Insulin Sensitivity: 5 Ways to Ruin It

Insulin Sensitivity: 5 Ways to Ruin It

Insulin Sensitivity: 5 Ways to Ruin It

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Written by Adel Moussa & translated by Damian Minichowski (see original German article for reference)

Diabetes is only the last station on a very long journey, that starts on the moment we’re born for every one of us. A journey, where over the course of day to day, week for week and year for year our cells react less and less to the signal of the hormone insulin, which gets secreted by the pancreas. But why do more and more people get insulin resistant in the first place? And how can we counteract this epidemic development, which doesn’t affect only obese people?

In today’s article on Aesir Sports I want to tackle this question and I also want to present you a simple 10-step-plan, on how to delay (and even reverse) this process of getting insulin resistant.

For convenience, this program is split into two parts, covering 5 variables per article – five things you have to avoid and five things you have to do regularly to lessen insulin resistance and improve your insulin sensitivity.

Insulin Sensitivity: 5 Ways to Ruin It

5 Things You Have to Avoid to Stay Insulin Sensitive

Since some of these “DO’s” tend to overlap and refer to the “DON’Ts” in this 5.000 words long 2-part article, it makes sense to start with the DON’Ts on the first instalment.

Avoid #1: Being Overweight

Visceral Fat

Not all fat is created equal. The most problematic fat for lean people is the accumulation visceral fat tissue, which might worsen the insulin sensivitiy to a greater degree. (Photo: thevisualmd.com)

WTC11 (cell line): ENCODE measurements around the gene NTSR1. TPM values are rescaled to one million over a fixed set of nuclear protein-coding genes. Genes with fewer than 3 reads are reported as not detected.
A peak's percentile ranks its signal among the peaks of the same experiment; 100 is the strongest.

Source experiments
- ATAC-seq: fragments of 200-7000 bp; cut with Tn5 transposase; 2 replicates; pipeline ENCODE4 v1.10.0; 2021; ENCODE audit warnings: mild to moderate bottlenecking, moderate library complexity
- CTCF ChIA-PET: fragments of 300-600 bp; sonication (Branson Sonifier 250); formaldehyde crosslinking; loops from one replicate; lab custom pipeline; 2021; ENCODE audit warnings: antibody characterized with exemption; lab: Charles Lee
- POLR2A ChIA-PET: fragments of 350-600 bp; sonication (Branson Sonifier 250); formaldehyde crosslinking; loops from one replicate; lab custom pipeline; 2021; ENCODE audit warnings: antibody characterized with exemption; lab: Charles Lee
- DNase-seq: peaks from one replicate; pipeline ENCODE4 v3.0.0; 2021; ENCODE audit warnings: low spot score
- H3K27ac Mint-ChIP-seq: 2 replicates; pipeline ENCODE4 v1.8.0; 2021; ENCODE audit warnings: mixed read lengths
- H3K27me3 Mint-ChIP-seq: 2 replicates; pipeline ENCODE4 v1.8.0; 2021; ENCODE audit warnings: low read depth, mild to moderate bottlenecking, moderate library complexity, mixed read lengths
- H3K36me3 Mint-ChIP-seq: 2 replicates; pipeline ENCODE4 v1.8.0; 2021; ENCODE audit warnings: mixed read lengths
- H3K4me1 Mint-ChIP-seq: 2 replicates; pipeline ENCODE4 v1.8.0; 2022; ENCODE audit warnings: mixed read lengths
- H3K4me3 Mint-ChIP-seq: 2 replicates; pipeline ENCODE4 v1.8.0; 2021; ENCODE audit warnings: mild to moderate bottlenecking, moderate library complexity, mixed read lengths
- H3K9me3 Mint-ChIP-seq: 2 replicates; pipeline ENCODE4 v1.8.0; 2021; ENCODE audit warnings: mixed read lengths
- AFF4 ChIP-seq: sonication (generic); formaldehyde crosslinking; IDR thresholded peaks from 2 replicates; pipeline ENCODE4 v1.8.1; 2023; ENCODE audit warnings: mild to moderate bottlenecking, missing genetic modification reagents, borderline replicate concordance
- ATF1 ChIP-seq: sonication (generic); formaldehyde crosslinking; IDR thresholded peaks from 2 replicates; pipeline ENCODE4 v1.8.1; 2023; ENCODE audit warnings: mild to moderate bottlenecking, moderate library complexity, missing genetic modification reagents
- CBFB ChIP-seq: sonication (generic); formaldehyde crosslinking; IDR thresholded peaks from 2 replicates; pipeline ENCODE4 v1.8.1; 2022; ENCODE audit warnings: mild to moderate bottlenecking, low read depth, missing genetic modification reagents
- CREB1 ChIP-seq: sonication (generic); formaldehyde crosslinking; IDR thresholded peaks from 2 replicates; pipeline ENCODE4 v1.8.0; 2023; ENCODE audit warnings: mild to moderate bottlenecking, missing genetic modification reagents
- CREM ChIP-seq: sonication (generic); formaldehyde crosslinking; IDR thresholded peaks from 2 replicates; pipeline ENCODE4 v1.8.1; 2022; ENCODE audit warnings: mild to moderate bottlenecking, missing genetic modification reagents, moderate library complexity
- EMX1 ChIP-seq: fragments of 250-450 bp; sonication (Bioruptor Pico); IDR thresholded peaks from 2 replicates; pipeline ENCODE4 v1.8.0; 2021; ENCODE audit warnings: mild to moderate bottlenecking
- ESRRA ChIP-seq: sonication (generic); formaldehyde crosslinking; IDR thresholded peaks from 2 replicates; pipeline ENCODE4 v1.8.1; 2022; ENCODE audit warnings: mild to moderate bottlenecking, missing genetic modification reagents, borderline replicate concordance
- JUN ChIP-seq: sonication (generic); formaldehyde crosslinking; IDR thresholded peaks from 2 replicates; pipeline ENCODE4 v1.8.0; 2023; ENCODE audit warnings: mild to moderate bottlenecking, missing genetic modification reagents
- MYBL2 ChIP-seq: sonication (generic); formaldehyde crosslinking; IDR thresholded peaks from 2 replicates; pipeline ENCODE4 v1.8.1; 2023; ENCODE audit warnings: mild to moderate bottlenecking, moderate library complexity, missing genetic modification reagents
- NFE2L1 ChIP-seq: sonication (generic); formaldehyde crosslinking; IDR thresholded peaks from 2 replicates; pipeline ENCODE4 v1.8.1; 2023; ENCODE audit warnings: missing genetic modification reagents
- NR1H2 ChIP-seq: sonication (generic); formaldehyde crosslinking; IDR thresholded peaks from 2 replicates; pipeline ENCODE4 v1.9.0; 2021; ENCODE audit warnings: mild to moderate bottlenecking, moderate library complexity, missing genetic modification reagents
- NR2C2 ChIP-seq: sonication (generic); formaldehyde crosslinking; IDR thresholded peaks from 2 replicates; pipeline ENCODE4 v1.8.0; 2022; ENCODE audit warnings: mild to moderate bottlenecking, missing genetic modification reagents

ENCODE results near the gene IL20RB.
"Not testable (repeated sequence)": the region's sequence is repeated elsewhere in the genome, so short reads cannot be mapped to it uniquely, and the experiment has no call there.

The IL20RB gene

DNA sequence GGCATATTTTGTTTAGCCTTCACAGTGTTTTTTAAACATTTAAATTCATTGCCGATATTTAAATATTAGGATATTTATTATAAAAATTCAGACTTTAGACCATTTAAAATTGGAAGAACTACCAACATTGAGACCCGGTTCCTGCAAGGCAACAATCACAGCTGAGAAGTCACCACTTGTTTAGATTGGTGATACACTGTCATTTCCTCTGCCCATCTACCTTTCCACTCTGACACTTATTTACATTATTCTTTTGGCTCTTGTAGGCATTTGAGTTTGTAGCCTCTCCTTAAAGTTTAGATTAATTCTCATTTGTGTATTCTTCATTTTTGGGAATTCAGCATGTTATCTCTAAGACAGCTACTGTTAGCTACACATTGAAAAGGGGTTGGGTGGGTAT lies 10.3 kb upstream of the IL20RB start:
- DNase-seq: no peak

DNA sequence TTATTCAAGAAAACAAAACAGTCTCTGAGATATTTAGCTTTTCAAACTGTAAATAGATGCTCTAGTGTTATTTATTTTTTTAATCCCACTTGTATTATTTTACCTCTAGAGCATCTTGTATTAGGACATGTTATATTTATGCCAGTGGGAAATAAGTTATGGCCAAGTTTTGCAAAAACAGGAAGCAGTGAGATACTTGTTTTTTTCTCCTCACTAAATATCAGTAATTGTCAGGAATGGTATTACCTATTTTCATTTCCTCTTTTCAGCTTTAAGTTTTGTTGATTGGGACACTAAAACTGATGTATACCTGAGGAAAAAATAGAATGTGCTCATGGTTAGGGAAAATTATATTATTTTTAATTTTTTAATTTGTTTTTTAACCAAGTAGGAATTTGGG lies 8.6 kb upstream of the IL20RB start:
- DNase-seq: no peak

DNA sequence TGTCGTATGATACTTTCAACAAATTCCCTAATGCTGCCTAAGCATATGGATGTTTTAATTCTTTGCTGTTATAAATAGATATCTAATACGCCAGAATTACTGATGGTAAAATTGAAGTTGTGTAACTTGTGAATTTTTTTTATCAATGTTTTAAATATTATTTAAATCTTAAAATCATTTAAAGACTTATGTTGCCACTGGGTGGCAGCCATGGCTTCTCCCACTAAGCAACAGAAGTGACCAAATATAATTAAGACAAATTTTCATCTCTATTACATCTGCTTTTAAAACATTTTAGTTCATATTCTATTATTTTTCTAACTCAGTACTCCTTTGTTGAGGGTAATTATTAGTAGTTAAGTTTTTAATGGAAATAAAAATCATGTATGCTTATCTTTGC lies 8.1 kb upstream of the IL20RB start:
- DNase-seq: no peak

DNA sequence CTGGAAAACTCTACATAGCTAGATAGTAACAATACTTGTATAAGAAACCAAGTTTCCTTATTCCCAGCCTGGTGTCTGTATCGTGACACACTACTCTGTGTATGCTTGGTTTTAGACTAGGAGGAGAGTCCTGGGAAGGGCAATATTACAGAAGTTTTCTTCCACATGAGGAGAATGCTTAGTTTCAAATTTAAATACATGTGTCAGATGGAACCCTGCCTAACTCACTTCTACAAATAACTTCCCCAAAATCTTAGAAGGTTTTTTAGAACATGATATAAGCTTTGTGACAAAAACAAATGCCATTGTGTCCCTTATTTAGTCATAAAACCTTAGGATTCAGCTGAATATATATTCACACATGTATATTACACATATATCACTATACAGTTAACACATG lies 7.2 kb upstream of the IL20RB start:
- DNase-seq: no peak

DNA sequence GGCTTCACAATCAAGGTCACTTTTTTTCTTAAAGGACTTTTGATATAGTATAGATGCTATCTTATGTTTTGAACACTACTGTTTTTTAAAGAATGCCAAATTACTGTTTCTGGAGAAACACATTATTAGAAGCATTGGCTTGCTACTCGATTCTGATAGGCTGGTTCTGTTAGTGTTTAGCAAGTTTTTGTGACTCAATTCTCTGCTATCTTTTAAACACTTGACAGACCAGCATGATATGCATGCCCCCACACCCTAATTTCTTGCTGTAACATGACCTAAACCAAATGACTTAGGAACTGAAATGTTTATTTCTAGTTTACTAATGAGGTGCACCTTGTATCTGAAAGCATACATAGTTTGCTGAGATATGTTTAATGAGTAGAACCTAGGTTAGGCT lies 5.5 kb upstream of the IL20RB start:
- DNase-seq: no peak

Well, this sounds almost too easy, but a normal bodyweight – or, to be more precisely – a low body fat percentage is a fundamental prerequisite for a maximum impact on insulin sensitivity.

But don’t be a fool: Leanness on its own is no guarantee for a high insulin sensitivity. Studies have shown, that the number of lean people with high visceral fat content (e.g. in the belly) is rising steadily. This body fat produces proteins called “cytokines”, that lead to an immune reaction, that hampers the uptake of glucose from the bloodstream. This effect is not correlative, but causative as studies done by Gabriely et al. suggest.

These scientists from the Einstein College in New York demonstrated, that the removal of this visceral belly fat improved insulin sensitivity to a greater degree [1].

Avoid #2: Lack of Activity

Rest intervalls improve insulin sensitivity

Lack of activity leads to a decline in insulin sensitivity. Short (but active) rest intervals during your day can help to lessen insulin resistance by over 20 % (Source: Dunstan (2012))

People who tend to sit around for the whole day rob their muscle of the chance to burn the energy, which is stored as ATP and glycogen in these tissues.

What happens if those energy stores don’t get depleted? The body tends to save the additional incoming energy as body fat. This process doesn’t only lead to overweight, but it also results in a problem, because it takes for the body a lot of time to control the blood sugar after a carbohydrate-rich meal.